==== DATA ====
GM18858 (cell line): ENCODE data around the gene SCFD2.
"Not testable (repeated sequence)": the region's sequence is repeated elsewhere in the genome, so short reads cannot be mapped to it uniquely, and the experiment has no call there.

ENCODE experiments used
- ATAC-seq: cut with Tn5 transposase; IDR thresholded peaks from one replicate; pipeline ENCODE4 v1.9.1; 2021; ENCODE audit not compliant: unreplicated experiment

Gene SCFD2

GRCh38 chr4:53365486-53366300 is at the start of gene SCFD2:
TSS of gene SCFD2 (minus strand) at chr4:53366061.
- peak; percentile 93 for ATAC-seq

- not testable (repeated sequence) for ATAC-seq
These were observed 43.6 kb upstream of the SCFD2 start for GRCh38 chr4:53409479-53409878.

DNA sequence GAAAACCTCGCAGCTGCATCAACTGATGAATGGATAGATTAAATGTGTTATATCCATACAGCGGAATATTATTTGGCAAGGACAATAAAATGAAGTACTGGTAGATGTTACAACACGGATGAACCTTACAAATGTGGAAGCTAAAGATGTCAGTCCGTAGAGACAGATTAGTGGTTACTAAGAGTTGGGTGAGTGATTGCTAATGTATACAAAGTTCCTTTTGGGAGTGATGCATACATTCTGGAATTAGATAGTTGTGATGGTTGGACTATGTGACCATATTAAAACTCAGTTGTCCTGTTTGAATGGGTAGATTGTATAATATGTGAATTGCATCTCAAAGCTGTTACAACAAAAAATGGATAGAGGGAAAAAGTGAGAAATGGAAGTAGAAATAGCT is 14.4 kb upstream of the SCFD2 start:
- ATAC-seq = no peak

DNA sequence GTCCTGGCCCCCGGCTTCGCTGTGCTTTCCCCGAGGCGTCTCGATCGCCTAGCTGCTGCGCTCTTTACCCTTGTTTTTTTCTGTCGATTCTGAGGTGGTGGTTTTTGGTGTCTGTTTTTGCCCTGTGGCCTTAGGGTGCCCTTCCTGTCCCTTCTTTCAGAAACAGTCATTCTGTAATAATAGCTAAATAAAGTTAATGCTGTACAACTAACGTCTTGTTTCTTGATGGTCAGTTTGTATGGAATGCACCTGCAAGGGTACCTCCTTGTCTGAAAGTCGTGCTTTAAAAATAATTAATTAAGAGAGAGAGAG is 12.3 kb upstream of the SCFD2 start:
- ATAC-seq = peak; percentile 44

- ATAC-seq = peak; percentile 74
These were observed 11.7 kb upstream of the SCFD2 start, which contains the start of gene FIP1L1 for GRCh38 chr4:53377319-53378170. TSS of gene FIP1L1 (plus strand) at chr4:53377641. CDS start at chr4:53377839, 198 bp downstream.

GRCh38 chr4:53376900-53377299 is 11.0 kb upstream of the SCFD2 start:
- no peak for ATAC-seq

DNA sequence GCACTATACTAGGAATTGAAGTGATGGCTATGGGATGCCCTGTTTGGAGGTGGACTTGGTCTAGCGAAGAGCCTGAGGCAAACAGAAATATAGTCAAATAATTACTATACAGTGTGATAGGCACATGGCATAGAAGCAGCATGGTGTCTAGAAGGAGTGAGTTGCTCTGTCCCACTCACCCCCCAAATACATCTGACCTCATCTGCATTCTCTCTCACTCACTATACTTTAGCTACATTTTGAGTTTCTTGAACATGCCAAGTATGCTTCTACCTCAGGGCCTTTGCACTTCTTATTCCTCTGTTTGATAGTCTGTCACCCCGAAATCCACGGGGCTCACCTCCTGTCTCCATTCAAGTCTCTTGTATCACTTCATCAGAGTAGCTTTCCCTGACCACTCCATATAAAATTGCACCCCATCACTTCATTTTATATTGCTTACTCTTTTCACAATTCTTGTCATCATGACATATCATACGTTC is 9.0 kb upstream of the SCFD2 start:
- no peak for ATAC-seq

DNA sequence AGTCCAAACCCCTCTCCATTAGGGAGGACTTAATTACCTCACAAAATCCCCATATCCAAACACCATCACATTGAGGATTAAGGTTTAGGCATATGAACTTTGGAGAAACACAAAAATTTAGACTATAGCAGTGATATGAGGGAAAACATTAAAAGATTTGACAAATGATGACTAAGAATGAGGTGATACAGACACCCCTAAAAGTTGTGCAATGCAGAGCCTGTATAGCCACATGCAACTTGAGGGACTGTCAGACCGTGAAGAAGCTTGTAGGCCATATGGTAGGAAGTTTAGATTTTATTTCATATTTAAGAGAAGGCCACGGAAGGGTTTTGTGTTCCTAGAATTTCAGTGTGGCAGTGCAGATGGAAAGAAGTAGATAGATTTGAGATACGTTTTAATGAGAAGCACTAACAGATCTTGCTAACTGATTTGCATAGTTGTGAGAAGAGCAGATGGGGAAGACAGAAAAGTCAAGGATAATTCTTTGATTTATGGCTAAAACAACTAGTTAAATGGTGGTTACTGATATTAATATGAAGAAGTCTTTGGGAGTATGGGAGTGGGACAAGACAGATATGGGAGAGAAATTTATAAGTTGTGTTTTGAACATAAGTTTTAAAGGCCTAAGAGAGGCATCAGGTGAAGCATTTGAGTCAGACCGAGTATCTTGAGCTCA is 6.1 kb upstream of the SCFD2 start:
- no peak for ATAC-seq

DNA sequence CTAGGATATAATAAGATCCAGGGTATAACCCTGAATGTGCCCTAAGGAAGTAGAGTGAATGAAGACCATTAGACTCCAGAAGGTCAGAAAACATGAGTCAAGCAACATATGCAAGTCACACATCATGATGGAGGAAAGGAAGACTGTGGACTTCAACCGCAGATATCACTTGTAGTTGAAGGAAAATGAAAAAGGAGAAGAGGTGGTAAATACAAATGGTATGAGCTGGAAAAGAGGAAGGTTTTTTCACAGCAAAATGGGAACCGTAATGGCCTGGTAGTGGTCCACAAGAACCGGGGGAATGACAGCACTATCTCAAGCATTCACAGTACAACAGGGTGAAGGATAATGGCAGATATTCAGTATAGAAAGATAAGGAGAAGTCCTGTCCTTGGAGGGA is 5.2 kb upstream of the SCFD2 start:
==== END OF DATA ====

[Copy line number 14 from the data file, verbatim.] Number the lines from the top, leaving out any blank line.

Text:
- ATAC-seq = peak; percentile 44